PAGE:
Gunflint Trails are Evacuated
A spreading wildfire prompted officials to issue a mandatory evacuation order on Sunday morning to about 100 people in homes, lodges, and resorts along the last 7 miles of the Gunflint Trail. The Gunflit Trail is on the edge of the Boundary Waters in northeastern Minnesota.
I read two stories. The first from the Star Tribune reported by Bob Von Sternberg and the second from the Pioneer Press reported by the Associated Press.
In the Star Tribune story Sternberg in the second paragraph provided the reader with the second most important facts, which was suppose to happen. He stated how much land was affected, how long the fire lasted and he also paraphases a spokesman from the Interagenct Fire Center. The one thing I would have done differently, I would have added the percentage of how much the fire affected the land. This way it's easier for the reader to consume how much was really damaged. When a journalists uses miles, it's hard to imagine visually how much is 12.5 miles.
Sternberg also uses a dramatic quote, "We're a long ways from controlling it, but were hoping we'll be helped with the wind dying down tonight and tomorrow...but it's still a bad fire situation." I think this quote fits perfectly in the third paragraph, because the reader is just learning all the fire stats and wants to know more about the future of the fire? They may ask how long is this fire going to burn? Sternberg answers those sort of questions in the third paragraph.
At the end of the story Sternberg writes about how 150 firefighters were "attacking" the fire, with three planes, two helicopters, 11 engines and fire crews that were from Michigan. I think this information is the least important was placed in its right spot. But the very last sentence says, "No injuries have been reported as a result of the fire."
This is probably one of the more important facts that should have been in the beginning. Not in the lead but at least in the third paragraph. Sternberg writes about how awful this fire is and how big the fire was, but fails to mention whether or not anyone was hurt. The reader is wants to know the stats on the fire and on the people at the beginning.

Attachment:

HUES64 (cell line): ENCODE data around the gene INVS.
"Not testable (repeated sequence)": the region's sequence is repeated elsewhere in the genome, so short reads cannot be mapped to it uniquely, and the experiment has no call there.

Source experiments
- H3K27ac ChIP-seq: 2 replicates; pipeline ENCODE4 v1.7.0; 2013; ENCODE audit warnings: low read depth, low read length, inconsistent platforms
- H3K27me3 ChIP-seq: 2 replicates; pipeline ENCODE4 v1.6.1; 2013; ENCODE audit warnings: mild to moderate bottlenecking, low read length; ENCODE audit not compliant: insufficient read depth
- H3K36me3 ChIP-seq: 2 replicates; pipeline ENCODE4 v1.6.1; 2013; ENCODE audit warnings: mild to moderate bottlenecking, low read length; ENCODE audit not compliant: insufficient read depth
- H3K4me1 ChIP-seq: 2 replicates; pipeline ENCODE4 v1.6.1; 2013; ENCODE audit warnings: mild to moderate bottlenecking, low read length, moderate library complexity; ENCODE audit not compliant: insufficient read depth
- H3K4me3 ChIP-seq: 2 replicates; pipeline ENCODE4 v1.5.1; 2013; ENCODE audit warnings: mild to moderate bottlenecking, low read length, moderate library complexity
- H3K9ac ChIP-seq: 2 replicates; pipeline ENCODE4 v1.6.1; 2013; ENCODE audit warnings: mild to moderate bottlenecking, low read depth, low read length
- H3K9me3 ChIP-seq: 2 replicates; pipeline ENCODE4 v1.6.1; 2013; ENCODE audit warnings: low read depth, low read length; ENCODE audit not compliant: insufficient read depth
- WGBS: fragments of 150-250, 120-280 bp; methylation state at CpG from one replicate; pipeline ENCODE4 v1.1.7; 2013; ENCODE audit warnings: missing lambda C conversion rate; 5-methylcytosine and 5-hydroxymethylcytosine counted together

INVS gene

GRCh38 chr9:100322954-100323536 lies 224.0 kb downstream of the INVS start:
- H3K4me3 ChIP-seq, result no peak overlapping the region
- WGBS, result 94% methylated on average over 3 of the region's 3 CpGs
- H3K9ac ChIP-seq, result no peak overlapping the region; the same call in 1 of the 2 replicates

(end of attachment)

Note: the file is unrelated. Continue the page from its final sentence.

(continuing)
In the Pioneer Press story it emphasized on the damages and its costs. Versus in the Star Tribune story it talked about what was being done on the fire. The story even talked about properties that were in danger that were up to $33 million dollars. I think this information is irrelevant because it doesn't matter if a property is worth $120 thousand or $120 million, it doesn't mean that the reader should be more sympatheric toward the more expensive home. The way that the Associate Press worded this sentence implied such biasism.
The Pioneer Press ended the story with a history brief. Once again I feel like this is a nice way to end a story because it doesn't discount the horrific event but reminds readers of the reality and that is re-telling stories from the past. It also doesn't put the least important information at the end. Sometimes when we put the least important information at the end it almost mocks the story. When a serious story is brought upon us everything is important, so saving the least important for the end just seems silly when you actually read the story. It's like,"Hey by the way..." and it's hard to pull that off with serious stories.